"Indeed I do, Commander-in-Chief Calhoun." – Yui replied, eyes spotting the six-starred insignia on his uniform's collar. – "I take it that data packet got your attention?"

"Technical readouts for the unknown combatant spotted in Tokyo-2. To put it mildly, we were wondering how you came into possession of that data... though I have a feeling I already know the answer."

"Your suspicion is entirely correct. The object belongs to our company."

Murmurs started around the table, the officers whispering among each other before Calhoun raised his hand to silence them. – "And how exactly did you come into possession of that toy?"

Yui smirked at that. – "We built it, of course."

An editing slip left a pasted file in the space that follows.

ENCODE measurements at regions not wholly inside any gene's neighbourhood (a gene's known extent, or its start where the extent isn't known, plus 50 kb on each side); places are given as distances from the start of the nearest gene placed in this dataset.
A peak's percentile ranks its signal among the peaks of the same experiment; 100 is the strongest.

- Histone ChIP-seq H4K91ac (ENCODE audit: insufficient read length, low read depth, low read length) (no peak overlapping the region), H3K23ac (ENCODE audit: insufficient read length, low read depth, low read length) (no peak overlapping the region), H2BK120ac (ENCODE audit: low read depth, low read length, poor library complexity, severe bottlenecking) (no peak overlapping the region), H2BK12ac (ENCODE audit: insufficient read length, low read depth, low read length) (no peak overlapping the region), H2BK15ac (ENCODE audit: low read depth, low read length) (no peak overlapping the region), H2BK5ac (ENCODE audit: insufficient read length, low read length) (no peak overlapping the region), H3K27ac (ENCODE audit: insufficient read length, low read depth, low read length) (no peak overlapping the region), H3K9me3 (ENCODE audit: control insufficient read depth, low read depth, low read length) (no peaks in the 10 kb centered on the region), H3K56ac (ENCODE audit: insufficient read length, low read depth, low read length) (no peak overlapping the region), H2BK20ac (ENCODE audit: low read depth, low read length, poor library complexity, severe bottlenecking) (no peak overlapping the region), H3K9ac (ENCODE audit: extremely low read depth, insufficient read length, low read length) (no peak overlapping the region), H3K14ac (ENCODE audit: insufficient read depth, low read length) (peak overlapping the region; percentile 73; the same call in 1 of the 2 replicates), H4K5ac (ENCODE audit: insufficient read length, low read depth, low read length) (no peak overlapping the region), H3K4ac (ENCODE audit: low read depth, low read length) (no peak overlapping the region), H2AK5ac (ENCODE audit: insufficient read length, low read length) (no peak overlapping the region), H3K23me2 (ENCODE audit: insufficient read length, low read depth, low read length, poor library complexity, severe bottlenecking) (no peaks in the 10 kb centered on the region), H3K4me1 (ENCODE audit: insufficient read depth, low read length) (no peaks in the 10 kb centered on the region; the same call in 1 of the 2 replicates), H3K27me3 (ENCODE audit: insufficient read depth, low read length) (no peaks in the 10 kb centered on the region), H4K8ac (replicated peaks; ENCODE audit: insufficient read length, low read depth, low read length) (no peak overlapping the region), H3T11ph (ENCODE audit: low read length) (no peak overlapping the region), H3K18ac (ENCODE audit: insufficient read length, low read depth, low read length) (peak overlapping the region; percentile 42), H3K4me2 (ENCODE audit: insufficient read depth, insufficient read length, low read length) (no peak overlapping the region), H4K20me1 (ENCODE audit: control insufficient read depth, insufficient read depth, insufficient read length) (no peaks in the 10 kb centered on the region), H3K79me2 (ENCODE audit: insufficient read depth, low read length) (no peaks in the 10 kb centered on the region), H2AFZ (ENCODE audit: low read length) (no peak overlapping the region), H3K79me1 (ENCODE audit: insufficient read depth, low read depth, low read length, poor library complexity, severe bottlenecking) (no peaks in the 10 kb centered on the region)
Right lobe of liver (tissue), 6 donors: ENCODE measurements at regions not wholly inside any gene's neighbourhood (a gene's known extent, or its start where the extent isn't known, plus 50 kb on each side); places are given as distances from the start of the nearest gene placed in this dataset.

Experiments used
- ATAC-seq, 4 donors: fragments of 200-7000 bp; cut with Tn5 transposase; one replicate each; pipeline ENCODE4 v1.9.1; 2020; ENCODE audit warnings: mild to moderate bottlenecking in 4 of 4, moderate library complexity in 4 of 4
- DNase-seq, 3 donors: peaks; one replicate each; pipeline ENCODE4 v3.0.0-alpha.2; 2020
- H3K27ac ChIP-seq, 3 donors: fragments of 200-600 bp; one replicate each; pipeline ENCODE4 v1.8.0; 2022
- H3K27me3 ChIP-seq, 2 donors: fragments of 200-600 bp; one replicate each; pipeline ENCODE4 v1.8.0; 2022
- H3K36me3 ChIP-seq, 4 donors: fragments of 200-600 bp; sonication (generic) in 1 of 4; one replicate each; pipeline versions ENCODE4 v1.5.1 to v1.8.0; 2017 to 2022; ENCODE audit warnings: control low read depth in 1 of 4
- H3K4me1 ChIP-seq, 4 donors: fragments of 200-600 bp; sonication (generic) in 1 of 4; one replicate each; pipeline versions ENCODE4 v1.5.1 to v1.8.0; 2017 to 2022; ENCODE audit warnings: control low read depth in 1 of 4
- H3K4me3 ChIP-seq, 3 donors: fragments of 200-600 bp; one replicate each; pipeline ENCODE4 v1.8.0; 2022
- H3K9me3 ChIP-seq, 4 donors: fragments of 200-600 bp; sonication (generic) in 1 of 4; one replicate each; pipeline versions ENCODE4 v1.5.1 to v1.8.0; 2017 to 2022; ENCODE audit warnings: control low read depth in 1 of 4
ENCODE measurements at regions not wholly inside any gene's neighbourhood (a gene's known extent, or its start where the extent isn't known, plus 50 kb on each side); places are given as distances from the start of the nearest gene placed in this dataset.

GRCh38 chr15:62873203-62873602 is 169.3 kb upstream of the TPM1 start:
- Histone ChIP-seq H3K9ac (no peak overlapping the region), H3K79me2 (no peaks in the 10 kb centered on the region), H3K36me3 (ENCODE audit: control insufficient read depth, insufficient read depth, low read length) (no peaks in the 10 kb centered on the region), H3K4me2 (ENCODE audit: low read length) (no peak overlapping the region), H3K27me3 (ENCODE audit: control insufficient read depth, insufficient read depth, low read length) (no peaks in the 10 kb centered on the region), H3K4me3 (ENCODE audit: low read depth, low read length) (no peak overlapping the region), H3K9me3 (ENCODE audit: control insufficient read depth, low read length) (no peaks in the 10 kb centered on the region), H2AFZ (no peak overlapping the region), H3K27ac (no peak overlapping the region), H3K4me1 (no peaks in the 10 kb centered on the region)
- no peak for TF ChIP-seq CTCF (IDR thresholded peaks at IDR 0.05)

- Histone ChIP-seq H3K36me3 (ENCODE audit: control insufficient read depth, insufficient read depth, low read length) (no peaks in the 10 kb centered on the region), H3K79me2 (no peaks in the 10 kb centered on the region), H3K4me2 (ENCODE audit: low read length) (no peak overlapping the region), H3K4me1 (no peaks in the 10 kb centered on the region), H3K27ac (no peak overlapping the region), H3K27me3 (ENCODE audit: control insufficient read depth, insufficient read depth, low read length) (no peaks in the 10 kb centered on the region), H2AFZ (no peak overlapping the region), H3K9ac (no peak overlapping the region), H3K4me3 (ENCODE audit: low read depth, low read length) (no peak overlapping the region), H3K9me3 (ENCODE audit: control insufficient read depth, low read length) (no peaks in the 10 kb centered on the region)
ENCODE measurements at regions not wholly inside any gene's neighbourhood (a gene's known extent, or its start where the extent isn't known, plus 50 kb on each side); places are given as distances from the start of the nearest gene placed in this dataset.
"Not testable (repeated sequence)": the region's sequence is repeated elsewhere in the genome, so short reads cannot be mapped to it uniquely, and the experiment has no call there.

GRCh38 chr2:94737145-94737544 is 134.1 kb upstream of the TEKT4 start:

"We're not here for your amusement, doctor." – one of the officers in the room growled, collar bearing the three-star insignia of a rear admiral. – "Either get to the point or go back to playing with your syringes."

"Pipe down, Sokolov." – Calhoun ordered before turning back to Yui. – "Try again. A biotech company wouldn't have the resources to build a battleframe of that scale."

"It's not a battleframe. The Evangelion is a cybernetic combat platform partly based on Combine synth technology."